An Act to Strengthen Municipal Government proposes practical changes that would help municipalities build stronger and more sustainable communities for Alberta residents.
Proposed changes to the Municipal Government Act (MGA) reflect the input of municipalities, community organizations, Indigenous groups, school boards, small businesses, industry and the public that was collected following the release of a discussion guide in November 2016, says a government news release dated April 10.
“These changes will make a real difference for how municipalities collaborate on what is important to communities,” Municipal Affairs Minister Shaye Anderson says.
“We’re listening to Albertans and responding to their ideas for how our government can make practical changes that make their lives better.” An Act to Strengthen Municipal Government proposes amendments to the MGA that would build relationships between municipalities and Indigenous communities, including a notification requirement that Alberta would be the first province to legislate.
The bill would also make Alberta the first province to let neighbouring municipalities collaborate on off-site infrastructure, such as recreation centres and libraries that benefit residents in a region.
Amendments also include changes to strengthen collaboration between school boards and municipalities.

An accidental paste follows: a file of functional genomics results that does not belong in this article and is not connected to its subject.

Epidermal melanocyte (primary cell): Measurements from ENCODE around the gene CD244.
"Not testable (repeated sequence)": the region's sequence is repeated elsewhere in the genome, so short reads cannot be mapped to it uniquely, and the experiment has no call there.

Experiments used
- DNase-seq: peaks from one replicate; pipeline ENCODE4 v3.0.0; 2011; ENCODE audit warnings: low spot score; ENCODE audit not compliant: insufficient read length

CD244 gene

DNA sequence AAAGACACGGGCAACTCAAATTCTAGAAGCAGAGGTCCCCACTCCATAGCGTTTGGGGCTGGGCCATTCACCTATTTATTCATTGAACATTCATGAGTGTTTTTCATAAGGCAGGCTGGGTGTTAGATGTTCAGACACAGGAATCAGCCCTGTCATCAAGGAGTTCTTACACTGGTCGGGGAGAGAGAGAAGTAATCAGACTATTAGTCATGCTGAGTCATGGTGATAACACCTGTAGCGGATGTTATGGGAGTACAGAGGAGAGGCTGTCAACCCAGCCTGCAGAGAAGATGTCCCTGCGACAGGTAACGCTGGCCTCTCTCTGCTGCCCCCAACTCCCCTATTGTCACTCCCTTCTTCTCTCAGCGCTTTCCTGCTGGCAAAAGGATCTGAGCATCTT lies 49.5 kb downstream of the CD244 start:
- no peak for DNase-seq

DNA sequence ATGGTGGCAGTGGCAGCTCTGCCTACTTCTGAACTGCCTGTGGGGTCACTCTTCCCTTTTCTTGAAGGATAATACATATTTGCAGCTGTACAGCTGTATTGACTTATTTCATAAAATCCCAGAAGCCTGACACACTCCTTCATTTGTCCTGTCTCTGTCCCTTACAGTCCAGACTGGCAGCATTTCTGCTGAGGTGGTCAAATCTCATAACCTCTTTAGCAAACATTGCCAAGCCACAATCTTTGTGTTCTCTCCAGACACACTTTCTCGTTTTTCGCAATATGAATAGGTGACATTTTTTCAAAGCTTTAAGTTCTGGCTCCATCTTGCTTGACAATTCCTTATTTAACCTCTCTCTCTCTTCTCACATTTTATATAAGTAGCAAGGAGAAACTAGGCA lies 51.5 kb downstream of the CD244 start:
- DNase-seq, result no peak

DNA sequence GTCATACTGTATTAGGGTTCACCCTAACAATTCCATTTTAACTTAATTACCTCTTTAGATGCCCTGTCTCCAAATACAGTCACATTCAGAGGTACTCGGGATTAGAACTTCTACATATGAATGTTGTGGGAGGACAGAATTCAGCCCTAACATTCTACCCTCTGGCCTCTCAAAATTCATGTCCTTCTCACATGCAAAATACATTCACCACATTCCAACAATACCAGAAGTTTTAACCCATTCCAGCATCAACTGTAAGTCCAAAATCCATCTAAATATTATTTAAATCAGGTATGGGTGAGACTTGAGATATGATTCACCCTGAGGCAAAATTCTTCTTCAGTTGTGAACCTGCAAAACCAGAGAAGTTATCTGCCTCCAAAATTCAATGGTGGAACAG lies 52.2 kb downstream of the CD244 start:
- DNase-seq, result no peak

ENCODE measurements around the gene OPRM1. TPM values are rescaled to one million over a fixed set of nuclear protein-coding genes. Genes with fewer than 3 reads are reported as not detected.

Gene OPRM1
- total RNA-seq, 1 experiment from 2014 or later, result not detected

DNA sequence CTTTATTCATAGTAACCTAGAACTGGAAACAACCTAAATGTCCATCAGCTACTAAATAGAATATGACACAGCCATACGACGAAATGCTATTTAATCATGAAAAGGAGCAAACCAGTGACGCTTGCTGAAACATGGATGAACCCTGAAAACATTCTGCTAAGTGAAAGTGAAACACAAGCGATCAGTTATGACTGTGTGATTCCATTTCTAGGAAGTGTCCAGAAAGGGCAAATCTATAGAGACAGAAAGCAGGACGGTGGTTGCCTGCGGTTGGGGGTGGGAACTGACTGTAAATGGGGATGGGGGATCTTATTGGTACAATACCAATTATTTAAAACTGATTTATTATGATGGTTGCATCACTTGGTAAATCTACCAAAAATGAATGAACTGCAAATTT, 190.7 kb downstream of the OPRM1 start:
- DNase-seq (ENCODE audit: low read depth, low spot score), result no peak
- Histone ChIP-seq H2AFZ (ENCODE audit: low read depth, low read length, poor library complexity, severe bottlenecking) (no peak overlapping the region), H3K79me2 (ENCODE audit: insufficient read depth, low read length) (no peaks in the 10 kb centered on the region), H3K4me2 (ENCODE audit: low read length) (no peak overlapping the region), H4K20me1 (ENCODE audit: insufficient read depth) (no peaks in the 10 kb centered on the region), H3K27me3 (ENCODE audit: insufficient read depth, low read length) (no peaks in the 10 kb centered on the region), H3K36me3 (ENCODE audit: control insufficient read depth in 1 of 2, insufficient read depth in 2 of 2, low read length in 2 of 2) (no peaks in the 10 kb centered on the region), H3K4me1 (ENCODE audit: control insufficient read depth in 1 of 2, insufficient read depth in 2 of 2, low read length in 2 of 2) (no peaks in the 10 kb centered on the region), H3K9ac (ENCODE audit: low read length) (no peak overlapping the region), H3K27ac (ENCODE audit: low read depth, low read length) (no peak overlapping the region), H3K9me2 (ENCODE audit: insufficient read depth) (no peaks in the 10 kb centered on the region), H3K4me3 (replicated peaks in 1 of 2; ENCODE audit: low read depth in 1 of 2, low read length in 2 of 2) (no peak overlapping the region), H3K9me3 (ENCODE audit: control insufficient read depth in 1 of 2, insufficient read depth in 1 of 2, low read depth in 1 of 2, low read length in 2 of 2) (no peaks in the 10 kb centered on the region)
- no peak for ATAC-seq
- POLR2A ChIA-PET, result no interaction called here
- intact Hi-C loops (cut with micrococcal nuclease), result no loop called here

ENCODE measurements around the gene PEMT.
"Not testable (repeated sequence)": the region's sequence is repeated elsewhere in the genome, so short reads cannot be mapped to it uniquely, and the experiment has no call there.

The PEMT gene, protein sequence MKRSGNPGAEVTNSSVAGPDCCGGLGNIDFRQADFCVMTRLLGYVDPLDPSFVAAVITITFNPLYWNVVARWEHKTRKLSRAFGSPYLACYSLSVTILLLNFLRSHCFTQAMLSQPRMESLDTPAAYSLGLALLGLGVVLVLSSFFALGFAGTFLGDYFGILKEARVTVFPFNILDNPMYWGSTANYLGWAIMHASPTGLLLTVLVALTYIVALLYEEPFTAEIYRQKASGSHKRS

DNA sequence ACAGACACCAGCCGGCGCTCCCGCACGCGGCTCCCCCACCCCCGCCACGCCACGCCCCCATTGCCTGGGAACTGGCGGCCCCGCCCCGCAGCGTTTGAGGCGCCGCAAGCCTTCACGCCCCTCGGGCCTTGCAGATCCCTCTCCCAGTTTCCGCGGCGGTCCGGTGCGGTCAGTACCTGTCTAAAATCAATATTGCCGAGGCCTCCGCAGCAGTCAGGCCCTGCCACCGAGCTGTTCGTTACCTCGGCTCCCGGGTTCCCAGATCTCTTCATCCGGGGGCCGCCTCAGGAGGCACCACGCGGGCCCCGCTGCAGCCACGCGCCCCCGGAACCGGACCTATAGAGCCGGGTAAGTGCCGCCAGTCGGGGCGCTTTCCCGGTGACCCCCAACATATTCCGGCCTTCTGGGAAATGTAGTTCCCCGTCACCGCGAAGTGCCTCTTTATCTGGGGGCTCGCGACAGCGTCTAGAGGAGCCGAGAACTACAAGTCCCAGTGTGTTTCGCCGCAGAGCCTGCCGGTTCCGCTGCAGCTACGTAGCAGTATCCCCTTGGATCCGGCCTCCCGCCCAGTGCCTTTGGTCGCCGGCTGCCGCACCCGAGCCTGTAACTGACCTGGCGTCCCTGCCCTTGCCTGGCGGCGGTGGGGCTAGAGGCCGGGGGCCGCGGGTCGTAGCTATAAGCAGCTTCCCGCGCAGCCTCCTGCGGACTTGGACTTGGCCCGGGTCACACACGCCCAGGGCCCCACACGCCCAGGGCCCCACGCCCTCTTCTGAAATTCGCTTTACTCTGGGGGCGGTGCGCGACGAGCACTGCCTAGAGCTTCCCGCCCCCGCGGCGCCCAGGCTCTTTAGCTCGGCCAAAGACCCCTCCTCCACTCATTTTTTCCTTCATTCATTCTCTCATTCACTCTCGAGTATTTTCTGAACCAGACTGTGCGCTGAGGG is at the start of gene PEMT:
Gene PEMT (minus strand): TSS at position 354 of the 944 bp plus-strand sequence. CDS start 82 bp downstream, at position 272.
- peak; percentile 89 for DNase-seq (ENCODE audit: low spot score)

“Collaboration ensures strong communities and increased quality of life for Albertans,” says Lisa Holmes, president of the Alberta Urban Municipalities Association.
“Local governments can advance cost-effective regional approaches for infrastructure and service delivery through new tools such as inter-municipal off-site levies and greater use of joint use agreements with school boards. “We appreciate that the province adjusted many of its initial approaches for the bill to ensure the provisions are more practical for municipalities.”
The Alberta Association of Municipal Districts and Counties also supports the improvements.
“Through the MGA review process, AAMDC has been grateful to have been at the table,” AAMDC president Al Kenmere says.
“This journey has been open, inclusionary and fair. “Though you never get everything you ask for, in the end we have current legislation that for the most part reflects municipal challenges and we are proud to have been part of it.”
Business is also grateful to be in the partnership.
“The MGA review is the gold standard for government consultation,”says Ken Kobly, president and CEO of Alberta Chambers of Commerce.
School divisions are glad to be in on the deal.
“The government has heard our concerns and acted on them – in particular, introducing mandatory joint use and planning agreements,” says Mary Martin, president of the Alberta School Boards Association.
“It benefits Alberta families and communities when municipalities and school boards work together on integrated long-term planning for school sites and facilities.
“Further clarifying exemptions for off-site levies is also good news for school boards, because it means more dollars remain in our classrooms.”
Proposed changes also include empowering municipalities to create parental leave policies to make local politics more family friendly and accessible to women and new parents. Alberta would be the third province to do this.